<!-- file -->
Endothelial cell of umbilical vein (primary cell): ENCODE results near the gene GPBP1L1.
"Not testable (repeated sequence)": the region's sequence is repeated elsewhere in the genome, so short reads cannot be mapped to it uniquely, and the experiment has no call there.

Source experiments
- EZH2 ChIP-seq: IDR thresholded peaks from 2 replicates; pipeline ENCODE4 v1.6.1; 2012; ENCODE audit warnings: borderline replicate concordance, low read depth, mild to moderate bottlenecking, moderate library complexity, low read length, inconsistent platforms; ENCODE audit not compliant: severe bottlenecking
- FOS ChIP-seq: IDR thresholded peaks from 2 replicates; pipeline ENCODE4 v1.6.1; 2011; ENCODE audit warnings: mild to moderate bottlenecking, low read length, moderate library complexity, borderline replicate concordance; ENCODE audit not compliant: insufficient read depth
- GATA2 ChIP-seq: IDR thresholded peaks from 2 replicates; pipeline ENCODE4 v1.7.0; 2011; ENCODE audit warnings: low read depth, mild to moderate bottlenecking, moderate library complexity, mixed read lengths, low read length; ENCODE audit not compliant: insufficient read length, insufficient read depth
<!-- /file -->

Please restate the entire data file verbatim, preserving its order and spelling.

Endothelial cell of umbilical vein (primary cell): ENCODE results near the gene GPBP1L1.
"Not testable (repeated sequence)": the region's sequence is repeated elsewhere in the genome, so short reads cannot be mapped to it uniquely, and the experiment has no call there.

Source experiments
- EZH2 ChIP-seq: IDR thresholded peaks from 2 replicates; pipeline ENCODE4 v1.6.1; 2012; ENCODE audit warnings: borderline replicate concordance, low read depth, mild to moderate bottlenecking, moderate library complexity, low read length, inconsistent platforms; ENCODE audit not compliant: severe bottlenecking
- FOS ChIP-seq: IDR thresholded peaks from 2 replicates; pipeline ENCODE4 v1.6.1; 2011; ENCODE audit warnings: mild to moderate bottlenecking, low read length, moderate library complexity, borderline replicate concordance; ENCODE audit not compliant: insufficient read depth
- GATA2 ChIP-seq: IDR thresholded peaks from 2 replicates; pipeline ENCODE4 v1.7.0; 2011; ENCODE audit warnings: low read depth, mild to moderate bottlenecking, moderate library complexity, mixed read lengths, low read length; ENCODE audit not compliant: insufficient read length, insufficient read depth